The Alchemy of the Written Word

The sacred unity of writer and reader

Mar 11, 2023

Writing Artist Art Personal Growth Reflections
painting of two human hands reaching

Photo by Claudio Schwarz

I’ve been thinking a lot about “writer identity” lately. How we come to see ourselves as writers. What type of writers we think we are or are not. As much as I don’t want to be boxed in, I also understand that the whole point of branding and self-marketing is, by definition, putting ourselves into some type of recognizable box that readers can connect with. We certainly can’t be everything to everyone, and we shouldn’t be. Figuring out our niche is key to finding our tribe.

When I asked about this in a writer’s community group I recently joined, the response I received was to think through the lens of my ideal reader… what person do I want to reach with my words? After reflecting on this, I realized the only reader I typically had in my mind while writing was a critic, someone ready to verbally attack me and my incompetence as a writer. I pictured all the ways my writing would be put down for this reason or that, all of which sounded credible. And I had to stop and ask myself—why?

I’ve always had a pretty strong superego (not to be confused with a “super ego”). The part of me that self-criticizes and reels me back in with judgment. So it made sense to me that in writing, I projected this onto my reader, thinking they, too, must be judging me and what I have to say. It was such a natural tendency of mine that I thought, how could they not be? But in digging a little deeper, I found that it extended beyond this simple psychospeak.

It boiled down to this: self-defense mechanism.

Turns out, I picture a critic when I write to protect myself against any criticism or judgment that may come. Put another way, it’s as if I’m bracing myself ahead of time for any potentially hostile opinions that might hurt me, being HSP as I am. If I can come up with every possible negative thing that could be said about my piece or my writing, I wouldn’t be surprised or as hurt. It would reduce the burn. But would it, really?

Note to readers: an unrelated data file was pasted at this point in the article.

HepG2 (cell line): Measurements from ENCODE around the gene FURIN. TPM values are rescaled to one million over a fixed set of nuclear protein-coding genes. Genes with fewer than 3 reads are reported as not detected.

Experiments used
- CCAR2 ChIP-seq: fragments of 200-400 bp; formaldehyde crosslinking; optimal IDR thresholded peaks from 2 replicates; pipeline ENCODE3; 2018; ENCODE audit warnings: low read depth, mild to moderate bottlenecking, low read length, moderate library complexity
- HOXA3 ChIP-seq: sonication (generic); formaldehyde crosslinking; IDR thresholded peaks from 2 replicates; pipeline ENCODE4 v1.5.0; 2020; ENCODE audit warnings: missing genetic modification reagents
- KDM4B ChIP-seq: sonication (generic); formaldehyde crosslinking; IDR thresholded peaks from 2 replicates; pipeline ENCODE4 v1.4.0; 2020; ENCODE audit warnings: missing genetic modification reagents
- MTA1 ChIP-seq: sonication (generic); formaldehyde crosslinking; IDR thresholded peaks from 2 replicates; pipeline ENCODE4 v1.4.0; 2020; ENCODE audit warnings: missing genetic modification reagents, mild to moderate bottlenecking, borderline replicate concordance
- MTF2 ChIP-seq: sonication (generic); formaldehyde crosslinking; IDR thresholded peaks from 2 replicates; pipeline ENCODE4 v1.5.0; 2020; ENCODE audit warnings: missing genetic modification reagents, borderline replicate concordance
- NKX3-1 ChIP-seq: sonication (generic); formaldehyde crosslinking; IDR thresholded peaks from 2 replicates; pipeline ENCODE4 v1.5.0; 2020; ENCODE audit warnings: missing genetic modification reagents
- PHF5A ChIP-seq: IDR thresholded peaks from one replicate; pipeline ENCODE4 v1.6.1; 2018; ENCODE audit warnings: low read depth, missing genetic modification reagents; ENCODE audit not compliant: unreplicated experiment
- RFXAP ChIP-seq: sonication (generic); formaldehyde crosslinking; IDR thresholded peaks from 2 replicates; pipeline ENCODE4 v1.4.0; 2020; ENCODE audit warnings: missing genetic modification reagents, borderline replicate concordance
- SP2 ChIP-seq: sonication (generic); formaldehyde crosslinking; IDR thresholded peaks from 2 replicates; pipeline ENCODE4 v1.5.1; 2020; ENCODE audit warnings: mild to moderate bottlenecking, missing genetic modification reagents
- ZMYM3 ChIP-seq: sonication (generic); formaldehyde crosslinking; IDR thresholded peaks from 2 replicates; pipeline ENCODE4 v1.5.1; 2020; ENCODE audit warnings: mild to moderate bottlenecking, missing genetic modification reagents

What if, instead, I pictured a reader who would be moved by my words? Someone who needed to hear them? As I write this, I can hear the critic intervening… “who are you to think of yourself so highly as to move people with your words?” It’s hard to ignore that voice. But perhaps, it’s time to give my ideal reader a voice, too. Because that person exists, somewhere, at this very moment.

As writers, we have to believe in the sacred unity of writer and reader—the coming together of words that need to be written and the ears that need to hear them.

There is a wondrous alchemy that takes place during the writing process wherein ordinary words, meaningless on their own, transform into something invaluable when strung together into a finished whole, ready to be consumed. It is the meeting of two wandering souls, both yearning for answers, both determined to find them.

We have absolutely no control of how our words will affect the reader, or even if they will. The best we can do is combine thought and idea with heartfelt intention and hope and then knead these into form using the written word. We try to express what we want to say within the limitations of language, infusing it with our beliefs and unique vantage point. And we pray, somewhere in there, the muse shows up and adds her heavenly touch. Otherwise, we’re just babbling.

And so, what person do I want to reach with my words?

The one seeking something deeper. The one on the journey of personal growth and self-discovery. The one asking the big, unnerving questions and wondering how to be human in a world designed to strip us of our humanity. If that’s you—and even if it’s not—welcome. Take a seat, rest your head and heart for a while. Tell me your story and I’ll tell you mine. Tell me all the things you have grieved over and how life’s aches have changed you. I want to know what you hold on to when everything feels hopeless. Share with me what you still believe in, after all this time, after all the illusions have dissolved. I hope you find respite here in this sojourn, and encouragement to keep showing up for the life you crave, to keep peeling the layers until you arrive at your authentic self. I am right there with you, doing the work to self-actualize… to find my way back home.

Your task is not to seek for love, but merely to seek and find all the barriers within yourself that you have built against it.